After a cell divides, it passes through a sequence of stages, known as the cell cycle,  before dividing again. Following DNA damage, the cell cycle can be transiently arrested to allow for DNA repair, or, if the damage cannot be repaired, activation of pathways leading to cell death.  Defective cell cycle regulation may result in the propagation of mutations that contribute to the development of cancer

Unlike normal cells, cancer cells proliferate rapidly and lose the ability to respond to cell death signals that initiate apoptosis, (cell suicide/programmed death), and they increase inflammation at the “recognized” site.  Research has shown that isothiocyanates, especially sulforaphane,  inhibit cellular proliferation and induce apoptosis in a number of cancer cell lines.

 Anti-inflammatory Activity: Inflammation promotes cellular proliferation and inhibits apoptosis; this increases the risk of cancer  development. Sulforaphane has been found to decrease the secretion of inflammatory signaling molecules by white blood cells; these compounds also have been shown to decrease DNA binding of NF-kappaB, a pro-inflammatory transcription factor.

Antibacterial Activity:  Sulforaphane also exhibits broad spectrum antimicrobial activity, inhibiting the growth of several gram positive and negative bacteria including E.Coli O157:H7, Salmonella and Staphylococcus aureus. This antimicrobial activity in combination with its anti-inflammatory activity suggests that Sulforaphane may have very positive affects as a topical cosmetic.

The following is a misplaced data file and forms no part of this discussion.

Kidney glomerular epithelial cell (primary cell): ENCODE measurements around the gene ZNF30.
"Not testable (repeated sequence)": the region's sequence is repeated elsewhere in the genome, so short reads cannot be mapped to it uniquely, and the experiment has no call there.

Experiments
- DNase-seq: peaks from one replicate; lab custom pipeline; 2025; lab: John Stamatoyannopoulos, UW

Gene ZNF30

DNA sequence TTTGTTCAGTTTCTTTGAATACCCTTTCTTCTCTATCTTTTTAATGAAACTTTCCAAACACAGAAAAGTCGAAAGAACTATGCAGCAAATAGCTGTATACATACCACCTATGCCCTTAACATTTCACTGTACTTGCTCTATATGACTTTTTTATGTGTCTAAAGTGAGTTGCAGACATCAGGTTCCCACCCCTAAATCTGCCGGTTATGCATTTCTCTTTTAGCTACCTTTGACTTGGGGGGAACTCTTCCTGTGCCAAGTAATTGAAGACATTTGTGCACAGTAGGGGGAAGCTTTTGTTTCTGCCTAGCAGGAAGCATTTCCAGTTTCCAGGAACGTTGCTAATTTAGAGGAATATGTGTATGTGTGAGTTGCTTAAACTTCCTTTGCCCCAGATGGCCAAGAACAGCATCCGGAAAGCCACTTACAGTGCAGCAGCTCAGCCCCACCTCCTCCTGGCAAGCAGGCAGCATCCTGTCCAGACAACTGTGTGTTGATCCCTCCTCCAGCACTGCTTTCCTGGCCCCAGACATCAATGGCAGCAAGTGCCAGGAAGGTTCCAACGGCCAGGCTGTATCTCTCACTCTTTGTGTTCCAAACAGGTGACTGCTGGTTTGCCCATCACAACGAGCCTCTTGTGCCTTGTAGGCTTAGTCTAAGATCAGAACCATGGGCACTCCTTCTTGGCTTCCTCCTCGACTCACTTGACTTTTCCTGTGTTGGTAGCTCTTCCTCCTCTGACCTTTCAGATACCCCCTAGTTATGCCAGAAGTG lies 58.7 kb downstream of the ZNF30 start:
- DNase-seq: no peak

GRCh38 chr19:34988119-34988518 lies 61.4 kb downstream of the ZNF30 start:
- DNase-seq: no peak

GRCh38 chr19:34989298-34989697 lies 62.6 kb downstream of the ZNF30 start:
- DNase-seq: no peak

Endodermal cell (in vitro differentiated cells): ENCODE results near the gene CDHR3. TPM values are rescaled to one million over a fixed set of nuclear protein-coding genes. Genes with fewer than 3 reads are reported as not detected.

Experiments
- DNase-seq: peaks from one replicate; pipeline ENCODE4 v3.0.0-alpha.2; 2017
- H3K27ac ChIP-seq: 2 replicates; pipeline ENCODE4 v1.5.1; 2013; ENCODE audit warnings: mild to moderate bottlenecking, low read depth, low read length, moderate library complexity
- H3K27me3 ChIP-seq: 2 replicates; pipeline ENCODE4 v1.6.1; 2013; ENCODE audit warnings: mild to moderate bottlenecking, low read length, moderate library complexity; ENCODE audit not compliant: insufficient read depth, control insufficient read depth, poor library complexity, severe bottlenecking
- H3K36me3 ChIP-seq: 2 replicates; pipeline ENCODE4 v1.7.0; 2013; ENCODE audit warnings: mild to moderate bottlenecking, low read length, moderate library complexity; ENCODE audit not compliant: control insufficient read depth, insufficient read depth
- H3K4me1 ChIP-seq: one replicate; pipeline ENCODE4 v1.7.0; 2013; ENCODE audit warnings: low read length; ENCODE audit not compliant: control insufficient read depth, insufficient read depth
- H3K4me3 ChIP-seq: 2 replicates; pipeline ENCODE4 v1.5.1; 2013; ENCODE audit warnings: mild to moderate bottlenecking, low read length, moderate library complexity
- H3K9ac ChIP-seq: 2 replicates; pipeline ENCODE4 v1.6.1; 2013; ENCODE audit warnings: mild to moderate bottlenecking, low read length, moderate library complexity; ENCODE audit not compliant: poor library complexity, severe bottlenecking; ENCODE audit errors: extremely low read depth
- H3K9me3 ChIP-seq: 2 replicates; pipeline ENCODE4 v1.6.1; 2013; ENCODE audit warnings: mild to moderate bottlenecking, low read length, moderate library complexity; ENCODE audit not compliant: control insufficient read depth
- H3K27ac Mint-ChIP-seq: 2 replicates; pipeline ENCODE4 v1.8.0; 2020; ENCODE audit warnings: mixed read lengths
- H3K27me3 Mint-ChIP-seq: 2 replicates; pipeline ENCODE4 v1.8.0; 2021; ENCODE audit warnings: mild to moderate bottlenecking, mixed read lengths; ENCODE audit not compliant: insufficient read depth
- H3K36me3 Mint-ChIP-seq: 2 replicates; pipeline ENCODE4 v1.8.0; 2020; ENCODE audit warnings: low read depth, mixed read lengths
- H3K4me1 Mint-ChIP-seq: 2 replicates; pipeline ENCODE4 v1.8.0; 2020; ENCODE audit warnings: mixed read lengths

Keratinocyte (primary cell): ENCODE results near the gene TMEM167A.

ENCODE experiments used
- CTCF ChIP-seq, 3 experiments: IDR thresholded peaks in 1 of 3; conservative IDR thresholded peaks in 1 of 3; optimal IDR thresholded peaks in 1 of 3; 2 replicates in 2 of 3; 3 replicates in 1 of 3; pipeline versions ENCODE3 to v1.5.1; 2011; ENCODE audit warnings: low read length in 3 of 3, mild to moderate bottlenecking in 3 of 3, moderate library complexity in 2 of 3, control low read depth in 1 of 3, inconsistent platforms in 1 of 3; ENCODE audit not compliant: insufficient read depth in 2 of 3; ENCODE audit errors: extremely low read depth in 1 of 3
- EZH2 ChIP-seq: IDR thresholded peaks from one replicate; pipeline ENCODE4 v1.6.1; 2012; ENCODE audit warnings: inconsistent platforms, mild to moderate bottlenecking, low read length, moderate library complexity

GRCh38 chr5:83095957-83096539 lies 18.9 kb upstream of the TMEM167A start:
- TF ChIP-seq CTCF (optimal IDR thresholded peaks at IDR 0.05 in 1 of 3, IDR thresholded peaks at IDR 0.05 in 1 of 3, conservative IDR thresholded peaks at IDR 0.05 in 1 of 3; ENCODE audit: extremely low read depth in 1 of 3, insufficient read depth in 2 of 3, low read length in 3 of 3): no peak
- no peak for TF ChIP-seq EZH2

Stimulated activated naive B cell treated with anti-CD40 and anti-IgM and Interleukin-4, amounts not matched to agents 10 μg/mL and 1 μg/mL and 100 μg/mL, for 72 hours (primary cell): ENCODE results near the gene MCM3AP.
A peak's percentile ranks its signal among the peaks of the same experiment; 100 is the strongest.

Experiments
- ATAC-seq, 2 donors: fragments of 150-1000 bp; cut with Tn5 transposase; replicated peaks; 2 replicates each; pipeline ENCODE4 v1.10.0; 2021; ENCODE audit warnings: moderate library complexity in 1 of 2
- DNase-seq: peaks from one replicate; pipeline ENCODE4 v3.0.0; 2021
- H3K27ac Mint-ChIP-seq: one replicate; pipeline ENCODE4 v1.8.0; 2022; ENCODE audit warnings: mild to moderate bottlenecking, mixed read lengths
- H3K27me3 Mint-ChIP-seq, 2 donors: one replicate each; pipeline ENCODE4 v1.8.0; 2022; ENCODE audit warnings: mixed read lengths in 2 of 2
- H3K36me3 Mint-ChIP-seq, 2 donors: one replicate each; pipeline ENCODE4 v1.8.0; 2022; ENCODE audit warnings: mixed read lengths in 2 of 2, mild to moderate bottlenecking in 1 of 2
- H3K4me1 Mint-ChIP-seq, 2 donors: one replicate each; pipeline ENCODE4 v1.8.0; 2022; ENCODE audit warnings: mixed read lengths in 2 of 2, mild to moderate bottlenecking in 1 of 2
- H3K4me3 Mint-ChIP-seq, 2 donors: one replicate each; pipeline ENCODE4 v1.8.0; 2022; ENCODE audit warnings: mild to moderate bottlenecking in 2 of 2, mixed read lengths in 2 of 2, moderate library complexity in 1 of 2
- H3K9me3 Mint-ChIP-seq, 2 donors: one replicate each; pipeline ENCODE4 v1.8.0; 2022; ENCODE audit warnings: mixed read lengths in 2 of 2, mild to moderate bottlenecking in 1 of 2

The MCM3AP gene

Disease Prevention: Naturally occurring isothiocyanates from cruciferous vegetables, their metabolites, and especially sulforaphane,  have been found to inhibit the development of chemically-induced cancers of the lung, liver, esophagus, stomach, small intestine, colon, and most importantly, mammary gland (breast) tissue/cells in a variety of animal models. (Recent clinical studies have unveiled many other benefits of broccoli seed and sprout extracts that contain  Sulforaphane.)